• A Multi-Attention based Neural Network with External Knowledge for Story Ending Predicting Task. Qian Li, Ziwei Li, Jin-Mao Wei, Yanhui Gu, Adam Jatowt and Zhenglu Yang
  • Abstract Meaning Representation for Multi-Document Summarization. Kexin Liao, Logan Lebanoff and Fei Liu
  • Cooperative Denoising for Distantly Supervised Relation Extraction. Kai Lei, Daoyuan Chen, Yaliang Li, Nan Du, Min Yang, Wei Fan and Ying Shen
  • Dialogue Act Driven Conversation Model: An Experimental Study. Harshit Kumar, Arvind Agarwal and Sachindra Joshi
  • Dynamic Multi-Level, Multi-Task Learning for Sentence Simplification. Han Guo, Ramakanth Pasunuru and Mohit Bansal
  • A Knowledge-Augmented Neural Network Model for Implicit Discourse Relation Classification. Yudai Kishimoto, Yugo Murawaki and Sadao Kurohashi
  • Abstractive Multi-Document Summarization using Paraphrastic Sentence Fusion. Mir Tafseer Nayeem, Tanvir Ahmed Fuad and Yllias Chali
  • They Exist! Introducing Plural Mentions to Coreference Resolution and Entity Linking. Ethan Zhou and Jinho D. Choi
  • A Comparison of Transformer and Recurrent Neural Networks on Multilingual NMT. Surafel Melaku Lakew, Mauro Cettolo and Marcello Federico
  • Expressively vulgar: The socio-dynamics of vulgarity and its effects on sentiment analysis in social media. Isabel Cachola, Eric Holgate, Daniel Preoţiuc-Pietro and Junyi Jessy Li
  • On Adversarial Examples for Character-Level Neural Machine Translation. Javid Ebrahimi, Daniel Lowd and Dejing Dou
  • Neural Transition-based String Transduction for Limited-Resource Setting in Morphology. Peter Makarov and Simon Clematide
  • Structured Dialogue Policy with Graph Neural Networks. Lu Chen, Bowen Tan, Sishan Long and Kai Yu

We would like to recognise with exceptional thanks our best paper committee.

4 thoughts on “COLING 2018 Best papers

  1. Thanks – I like the use of multiple categories. I can’t help noticing that this year’s awards (at least in name) seem to focus on the evaluation or facilitation of existing ideas. Some award categories you might consider in the future:

    * Best mathematical model [generative probability model, grammar formalism, etc.]
    * Best theoretical result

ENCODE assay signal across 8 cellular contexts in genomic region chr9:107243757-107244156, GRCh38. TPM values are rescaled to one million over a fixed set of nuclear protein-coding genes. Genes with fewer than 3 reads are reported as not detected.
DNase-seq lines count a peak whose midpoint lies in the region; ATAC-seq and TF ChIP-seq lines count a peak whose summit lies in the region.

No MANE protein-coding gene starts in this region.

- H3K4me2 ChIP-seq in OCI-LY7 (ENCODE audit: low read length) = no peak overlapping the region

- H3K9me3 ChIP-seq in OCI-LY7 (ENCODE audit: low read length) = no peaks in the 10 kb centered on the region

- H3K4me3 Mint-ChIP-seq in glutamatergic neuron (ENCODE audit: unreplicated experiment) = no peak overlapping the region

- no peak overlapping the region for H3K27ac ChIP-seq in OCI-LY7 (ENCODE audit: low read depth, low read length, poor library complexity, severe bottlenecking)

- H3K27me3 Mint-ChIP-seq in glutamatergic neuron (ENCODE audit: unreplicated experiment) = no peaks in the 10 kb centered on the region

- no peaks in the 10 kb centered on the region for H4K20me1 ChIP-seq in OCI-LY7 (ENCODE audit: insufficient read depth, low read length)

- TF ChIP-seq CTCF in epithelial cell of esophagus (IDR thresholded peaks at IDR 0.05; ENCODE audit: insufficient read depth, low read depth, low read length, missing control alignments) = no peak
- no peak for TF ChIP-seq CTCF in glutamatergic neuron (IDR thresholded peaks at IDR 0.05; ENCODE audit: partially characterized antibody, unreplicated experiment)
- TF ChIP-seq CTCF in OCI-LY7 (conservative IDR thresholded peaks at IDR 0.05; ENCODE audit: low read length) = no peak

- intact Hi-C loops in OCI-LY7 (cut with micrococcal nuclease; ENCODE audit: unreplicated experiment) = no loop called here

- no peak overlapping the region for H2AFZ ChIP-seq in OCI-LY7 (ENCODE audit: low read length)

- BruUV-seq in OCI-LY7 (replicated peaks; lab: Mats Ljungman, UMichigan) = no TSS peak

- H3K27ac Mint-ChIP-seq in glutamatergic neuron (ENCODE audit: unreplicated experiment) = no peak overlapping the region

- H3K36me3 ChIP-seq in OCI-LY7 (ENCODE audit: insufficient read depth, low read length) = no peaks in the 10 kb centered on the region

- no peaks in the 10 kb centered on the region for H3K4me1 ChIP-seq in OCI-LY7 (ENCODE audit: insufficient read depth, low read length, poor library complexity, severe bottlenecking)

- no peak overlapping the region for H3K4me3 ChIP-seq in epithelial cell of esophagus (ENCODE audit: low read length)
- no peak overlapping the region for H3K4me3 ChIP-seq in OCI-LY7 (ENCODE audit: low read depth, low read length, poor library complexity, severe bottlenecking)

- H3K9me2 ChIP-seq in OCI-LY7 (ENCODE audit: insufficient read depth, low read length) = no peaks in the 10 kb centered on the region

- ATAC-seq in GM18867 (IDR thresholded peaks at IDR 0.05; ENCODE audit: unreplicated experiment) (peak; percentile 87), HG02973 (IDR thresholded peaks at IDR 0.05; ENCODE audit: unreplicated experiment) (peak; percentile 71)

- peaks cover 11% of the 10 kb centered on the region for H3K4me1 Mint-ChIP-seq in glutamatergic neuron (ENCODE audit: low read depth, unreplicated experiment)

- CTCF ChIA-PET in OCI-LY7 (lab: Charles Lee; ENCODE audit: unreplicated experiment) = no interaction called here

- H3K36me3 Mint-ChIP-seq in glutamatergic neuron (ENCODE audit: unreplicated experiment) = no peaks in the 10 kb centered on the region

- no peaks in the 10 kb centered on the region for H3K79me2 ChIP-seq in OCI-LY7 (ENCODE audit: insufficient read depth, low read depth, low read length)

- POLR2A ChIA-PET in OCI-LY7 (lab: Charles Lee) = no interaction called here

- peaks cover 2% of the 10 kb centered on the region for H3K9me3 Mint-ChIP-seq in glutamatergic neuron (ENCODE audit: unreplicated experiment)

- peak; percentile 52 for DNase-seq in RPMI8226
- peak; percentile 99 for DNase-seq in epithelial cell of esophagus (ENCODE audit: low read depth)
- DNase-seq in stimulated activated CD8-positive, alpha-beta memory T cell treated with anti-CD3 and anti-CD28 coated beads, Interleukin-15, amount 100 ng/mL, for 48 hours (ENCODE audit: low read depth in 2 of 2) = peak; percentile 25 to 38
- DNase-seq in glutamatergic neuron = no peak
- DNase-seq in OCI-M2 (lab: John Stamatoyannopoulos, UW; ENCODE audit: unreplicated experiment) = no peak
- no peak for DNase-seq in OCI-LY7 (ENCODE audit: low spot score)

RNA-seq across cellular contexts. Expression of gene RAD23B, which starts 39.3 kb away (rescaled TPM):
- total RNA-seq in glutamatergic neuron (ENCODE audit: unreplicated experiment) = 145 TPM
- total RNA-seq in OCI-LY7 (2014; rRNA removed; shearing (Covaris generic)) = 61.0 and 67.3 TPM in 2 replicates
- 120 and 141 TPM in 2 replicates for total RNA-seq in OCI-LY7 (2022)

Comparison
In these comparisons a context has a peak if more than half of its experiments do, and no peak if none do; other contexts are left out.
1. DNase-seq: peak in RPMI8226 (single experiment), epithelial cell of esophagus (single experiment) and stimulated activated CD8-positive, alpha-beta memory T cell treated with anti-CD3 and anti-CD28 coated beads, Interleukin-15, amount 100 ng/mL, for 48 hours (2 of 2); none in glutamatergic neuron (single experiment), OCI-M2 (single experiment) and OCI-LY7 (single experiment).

* Best new algorithm
    * Best new problem

    as well as other kinds of insight:

    * Best generalization, synthesis, or illumination of previous work
    * Best exposition of a difficult concept

    Followup: The award names may have been misleading (to me, anyway). One thing that I liked about the new awards is that they seemed to be calling out particular noteworthy *elements* of the paper, such as whether the linguistic analysis of the data was exemplary (regardless of the rest of the paper). However, I’m now doubting this interpretation, since I see from that several of the 2018 awards were actually named after the paper types.

    * So “Best linguistic analysis” probably just means “Best paper in the category ‘Computationally aided linguistic analysis'”. So the paper’s key contribution might actually have been a new mathematical model. But the award title sounds like it’s rewarding a good manual analysis of linguistic data (as in a linguistics journal) or a good linguistic error analysis of system output.
    * Similarly, “Best NLP engineering experiment” probably just means “Best paper in the category ‘NLP engineering experiment paper'”. So the paper’s key contribution might have been a new task or a new algorithm. But the award title sounds like the award is given for carefully comparing the performance of two methods in an engineering setting.
    * It’s a pity that there are no categories for theoretical papers (formal language theory, computational complexity, algorithms, etc.), as some commenters already noted at . One of the NAACL 2018 outstanding paper awards was given to such a paper.

    • Thanks Jason. We tried to capture community feedback last year when structuring the awards, as you link to, and this did impact the final configuration. I share your impression about the theoretical papers – though based on the discussion in comments on the page about paper types, as well as discussions on mailing lists and direct emails, it quickly became evident that interpretation of this category was wildly diverse, and so we couldn’t create recognition under this label and then award it in a consistent manner.

      While awards are named after paper types, ACs were briefed to award them as they saw fit. The unconscious bias given by the naming suited well – recognition must be broader than just NLPEE papers.

      Regarding changes at the next COLING – the best bet for implementing these suggestions is to run that event!